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Day 35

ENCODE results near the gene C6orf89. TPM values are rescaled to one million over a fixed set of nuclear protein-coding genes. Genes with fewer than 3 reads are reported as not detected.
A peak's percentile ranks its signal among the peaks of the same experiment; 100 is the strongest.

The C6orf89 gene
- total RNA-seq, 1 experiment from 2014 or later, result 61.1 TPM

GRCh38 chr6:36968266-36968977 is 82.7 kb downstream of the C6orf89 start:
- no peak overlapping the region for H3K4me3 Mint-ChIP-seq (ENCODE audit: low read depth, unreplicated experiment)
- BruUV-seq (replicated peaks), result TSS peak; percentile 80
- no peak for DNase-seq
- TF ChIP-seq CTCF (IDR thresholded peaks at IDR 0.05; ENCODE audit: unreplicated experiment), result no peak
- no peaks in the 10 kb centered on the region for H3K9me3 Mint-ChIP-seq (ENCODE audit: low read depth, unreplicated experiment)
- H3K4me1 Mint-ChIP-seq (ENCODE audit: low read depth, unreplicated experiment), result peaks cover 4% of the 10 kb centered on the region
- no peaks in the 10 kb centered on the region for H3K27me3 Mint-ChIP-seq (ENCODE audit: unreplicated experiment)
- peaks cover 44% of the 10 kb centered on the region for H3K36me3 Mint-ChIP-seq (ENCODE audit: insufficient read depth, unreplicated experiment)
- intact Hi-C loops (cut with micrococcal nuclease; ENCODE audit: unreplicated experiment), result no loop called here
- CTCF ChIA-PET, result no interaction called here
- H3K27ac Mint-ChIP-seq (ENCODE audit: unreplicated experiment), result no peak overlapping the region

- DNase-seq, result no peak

We woke up at 8am this morning, showered, and packed up all our gear. Because Travis wasn't coming with us when we hit the road today (he was staying back in Jasper with Jen while we hit the road so we could do hikes and not waste too much time (we don't really have many days to waste because Michael needs to get into Montreal sometime between the 5th and 19th of July so he can get his thesis signed off to graduate!), it took a while to rearrange and redistribute the gear. We met Travis and Jen in town for breakfast (more like lunch). We went to Loulou's for pizza (which was really good!). Travis and Jen were spending the night at the Fairmount Lodge, so we didn't have too long of a lunch (they needed to check in and return the car by 2:30 or something). We went grocery shopping and then hit the road MUCH later than initially planned (around 3:30). Fortunately, we were meeting Travis on the 9th at Lake Louise, so we had some time to play with (which is what we wanted to really properly see the Icefield Parkway!). So we thought we would enjoy it! We were initially trying to aim for the campground just after the Columbian glacier, but since we left late, we were thinking the Jonas Creek campground, but then decided to camp even earlier at Honeymoon lake. Just outside of Jasper (like, not even 5km outside of town) there was a National Parks booth. We showed our parks pass and told them that Travis would be coming through Tuesday afternoon, and he's part of our family pass, but he won't have a card with him. They said it wouldn't be a problem at all. We then decided to take the 93A when it branched off because we were told it was more scenic. It was definitely more hilly (it must have been!). But it was a nice route! There weren't a lot of cars on the road at all, which was nice! And there was only one area of 5-10km with rough concrete, and there were a lot of lakes, and the Athabasca River alongside the highway at times! That highway led us straight to the Athabasca Falls. They were really nice (they were falls that carved their way into a canyon). We just enjoyed the ride the rest of the day, and got to Honeymoon with tons of daylight left. Unfortunately, there was a sign saying the campground was closed. We didn't know why it was closed (because it wasn't safe for some reason, or because it just wasn't open yet). We noticed on the map there was a hotel only 4km away so we cycled to it to ask if we could hopefully camp out on their lawn, or somewhere nearby. We were warned that if we camp illegally in a national park, they fine heavily! We didn't want that, so were really hoping to be able to camp at the Sunwapta Falls hotel. Turns out the manager was not very sympathetic at all to cyclists. He told us we can just walk our bikes around the barricade in the national park and just stay there. So, that's what we did. I felt safer to call the warden and let them know we were there (in case the park was closed for a reason, or in case there was a bear warning, or a forest fire or something, then they would know to look for two cyclists on the road). Michael also thought it was probably a good idea (and that way they knew we did what we could to be legit so hopefully we wouldn't get fined if someone drove by). The woman who answered the phone was lovely! Turns out it's not peak season, and that's the only reason some campgrounds are closed. She also explained where everything was in the (small) park and told us we could light a fire and she would let the warden know. We picked a spot right on the water. The lake was gorgeous! It was like a mirror, where the mountains in the background were reflected so clearly in the lake. It was stunning, really. It was also weird and cool to have the ENTIRE place to ourselves! And it made me feel much better to know that the warden knew we were there! We lit a fire, had some tea, put our food away in the bear lockers, then went to bed!